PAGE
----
Antidepressants for Urinary Incontinence
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This medicine is usually taken as pills or liquid (orally).
How It Works
Duloxetine is an antidepressant called a "selective serotonin and norepinephrine reuptake inhibitor." It changes how the brain uses certain brain chemicals. How it helps with bladder control is not yet known.
Imipramine is a tricyclic antidepressant, but it has anticholinergic side effects. This means that it relaxes the smooth muscle of the bladder. It also causes the muscles at the bladder neck to contract.
Why It Is Used
Duloxetine may be prescribed for stress incontinence.
Imipramine may be prescribed for:
- Urge incontinence .
- Stress incontinence.
- Mixed urge and stress incontinence.
How Well It Works
Duloxetine rarely cures stress incontinence. But it can reduce the number of times you leak urine. People taking duloxetine also felt it improved their quality of life.1
Imipramine is not a well-studied incontinence treatment. It is not known as a highly effective treatment for urinary incontinence. But it may be worth trying if other medicines don't work or if they cause side effects.
All medicines have side effects. But many people don't feel the side effects, or they are able to deal with them. Ask your pharmacist about the side effects of each medicine you take. Side effects are also listed in the information that comes with your medicine.
Here are some important things to think about:
- Usually the benefits of the medicine are more important than any minor side effects.
- Side effects may go away after you take the medicine for a while.
- If side effects still bother you and you wonder if you should keep taking the medicine, call your doctor. He or she may be able to lower your dose or change your medicine. Do not suddenly quit taking your medicine unless your doctor tells you to.
Call 911 or other emergency services right away if you have:
- Trouble breathing.
- Swelling of your face, lips, tongue, or throat.
Call your doctor right away if you have:
- Thoughts of suicide.
- Dark urine or light-colored stool.
- Nausea and vomiting.
- Yellow eyes and skin (jaundice).
- Upper right abdominal pain .
Common side effects include:
- Diarrhea or constipation.
- Trouble sleeping.
- Cough or sore throat.
Call your doctor if you have:
- Thoughts of suicide.
- Vision problems.
- Problems with urination, including difficulty beginning to urinate, a urine stream that stops and starts, a weak urine stream, a need to strain while urinating, or a sense that the bladder is not empty after urination.
- Confusion, delirium, or hallucinations.
- A dry mouth for more than 2 weeks.
Common side effects include:
- Dizziness or drowsiness.
- Dry mouth, nose, throat, and eyes.
- Weight gain.
FDA Advisory. The U.S. Food and Drug Administration (FDA) has issued an advisory on antidepressant medicines and the risk of suicide. The FDA does not recommend that people stop using these medicines. Instead, a person taking antidepressants should be watched for warning signs of suicide. This is especially important at the beginning of treatment or when the doses are changed.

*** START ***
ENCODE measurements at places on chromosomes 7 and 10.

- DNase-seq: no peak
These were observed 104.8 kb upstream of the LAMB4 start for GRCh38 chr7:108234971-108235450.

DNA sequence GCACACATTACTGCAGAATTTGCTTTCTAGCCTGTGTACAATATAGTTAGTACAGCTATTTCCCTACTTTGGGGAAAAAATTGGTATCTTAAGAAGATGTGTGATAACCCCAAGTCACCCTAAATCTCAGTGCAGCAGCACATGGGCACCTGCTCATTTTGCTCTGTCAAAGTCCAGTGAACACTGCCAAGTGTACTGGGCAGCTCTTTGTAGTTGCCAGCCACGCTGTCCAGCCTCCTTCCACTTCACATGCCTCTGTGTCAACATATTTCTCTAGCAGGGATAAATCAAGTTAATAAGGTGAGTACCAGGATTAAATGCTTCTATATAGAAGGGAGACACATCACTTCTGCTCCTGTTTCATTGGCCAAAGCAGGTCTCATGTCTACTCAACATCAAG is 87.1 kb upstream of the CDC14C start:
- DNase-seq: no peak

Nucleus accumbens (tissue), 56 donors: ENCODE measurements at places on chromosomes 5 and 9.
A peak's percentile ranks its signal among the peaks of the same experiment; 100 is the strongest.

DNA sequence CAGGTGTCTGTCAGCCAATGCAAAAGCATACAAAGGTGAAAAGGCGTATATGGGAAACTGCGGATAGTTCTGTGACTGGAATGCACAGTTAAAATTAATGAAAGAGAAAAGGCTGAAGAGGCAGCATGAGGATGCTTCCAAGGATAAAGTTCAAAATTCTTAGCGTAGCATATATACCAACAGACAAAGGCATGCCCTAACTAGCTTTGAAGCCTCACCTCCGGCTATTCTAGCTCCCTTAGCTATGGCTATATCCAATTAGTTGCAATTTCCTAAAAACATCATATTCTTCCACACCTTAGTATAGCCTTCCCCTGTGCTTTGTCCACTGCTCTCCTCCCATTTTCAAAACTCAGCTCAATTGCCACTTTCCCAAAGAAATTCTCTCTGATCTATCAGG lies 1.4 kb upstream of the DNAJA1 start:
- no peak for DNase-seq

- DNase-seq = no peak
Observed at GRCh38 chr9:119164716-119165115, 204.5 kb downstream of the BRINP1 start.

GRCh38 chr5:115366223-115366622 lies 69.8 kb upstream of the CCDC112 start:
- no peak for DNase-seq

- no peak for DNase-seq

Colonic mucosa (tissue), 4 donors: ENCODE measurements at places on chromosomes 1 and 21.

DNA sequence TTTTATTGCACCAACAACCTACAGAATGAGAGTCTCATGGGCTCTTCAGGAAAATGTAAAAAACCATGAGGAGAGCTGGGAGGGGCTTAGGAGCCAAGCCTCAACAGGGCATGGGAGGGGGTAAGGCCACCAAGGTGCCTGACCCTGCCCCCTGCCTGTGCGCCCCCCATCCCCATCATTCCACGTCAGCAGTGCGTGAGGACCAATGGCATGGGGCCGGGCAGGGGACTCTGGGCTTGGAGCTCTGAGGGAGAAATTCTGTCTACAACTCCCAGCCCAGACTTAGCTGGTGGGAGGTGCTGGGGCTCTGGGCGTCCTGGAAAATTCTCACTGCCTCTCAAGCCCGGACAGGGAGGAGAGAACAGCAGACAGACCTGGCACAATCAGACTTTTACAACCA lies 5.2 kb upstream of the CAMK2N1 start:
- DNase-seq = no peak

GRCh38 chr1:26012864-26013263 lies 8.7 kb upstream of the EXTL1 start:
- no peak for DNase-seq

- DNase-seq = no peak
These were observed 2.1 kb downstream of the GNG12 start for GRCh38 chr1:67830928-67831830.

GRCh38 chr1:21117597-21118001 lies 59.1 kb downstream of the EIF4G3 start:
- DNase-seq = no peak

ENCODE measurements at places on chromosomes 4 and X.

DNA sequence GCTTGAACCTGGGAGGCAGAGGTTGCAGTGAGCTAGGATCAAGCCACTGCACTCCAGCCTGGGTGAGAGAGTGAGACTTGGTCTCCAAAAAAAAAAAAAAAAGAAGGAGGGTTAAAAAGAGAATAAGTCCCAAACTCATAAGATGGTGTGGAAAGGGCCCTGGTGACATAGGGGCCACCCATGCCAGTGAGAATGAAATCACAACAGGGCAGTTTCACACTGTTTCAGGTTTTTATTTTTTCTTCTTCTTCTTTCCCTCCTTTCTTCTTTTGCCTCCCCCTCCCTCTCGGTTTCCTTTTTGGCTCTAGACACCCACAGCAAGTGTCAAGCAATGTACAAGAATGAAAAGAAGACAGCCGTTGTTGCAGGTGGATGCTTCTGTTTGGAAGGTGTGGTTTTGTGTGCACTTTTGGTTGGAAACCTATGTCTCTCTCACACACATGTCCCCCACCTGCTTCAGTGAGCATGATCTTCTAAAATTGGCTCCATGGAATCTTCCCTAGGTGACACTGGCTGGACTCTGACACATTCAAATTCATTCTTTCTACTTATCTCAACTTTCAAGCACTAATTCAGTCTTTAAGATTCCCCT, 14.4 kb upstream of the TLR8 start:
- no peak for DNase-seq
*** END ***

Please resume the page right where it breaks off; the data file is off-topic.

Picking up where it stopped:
See Drug Reference for a full list of side effects. (Drug Reference is not available in all systems.)
What To Think About
Imipramine can make drowsiness worse when it is combined with alcohol or other medicines that make you sleepy. These include cold and allergy medicines. Check with your doctor before taking any other medicines with imipramine, including medicine you can get without a prescription. If you are feeling sleepy, don't drive or do anything else that could be dangerous to your or other people.
Imipramine may cause your skin to be more sensitive to sunlight. When you are taking this medicine:
- Stay out of the sun, if possible.
- Wear long pants, long-sleeved shirts, and hats, if possible.
- Use sunscreen with an SPF that your doctor recommends.
- Call your doctor if you have a severe reaction after being in the sun.
Dry mouth is common when you take imipramine. To help with dry mouth, you can chew sugarless gum, suck on sugarless candy, or melt ice in your mouth. If you continue to have problems with dry mouth after a couple weeks, call your doctor. Dry mouth can lead to tooth decay and gum disease.
Medicine is one of the many tools your doctor has to treat a health problem. Taking medicine as your doctor suggests will improve your health and may prevent future problems. If you don't take your medicines properly, you may be putting your health (and perhaps your life) at risk.
There are many reasons why people have trouble taking their medicine. But in most cases, there is something you can do. For suggestions on how to work around common problems, see the topic Taking Medicines as Prescribed.
Advice for women
If you are pregnant, breast-feeding, or trying to get pregnant, do not use any medicines unless your doctor tells you to. Some medicines can harm your baby. This includes prescription and over-the-counter medicines, vitamins, herbs, and supplements. And make sure that all your doctors know that you are pregnant, breast-feeding, or planning to get pregnant.
Follow-up care is a key part of your treatment and safety. Be sure to make and go to all appointments, and call your doctor if you are having problems. It's also a good idea to know your test results and keep a list of the medicines you take.
Last Revised: September 13, 2010
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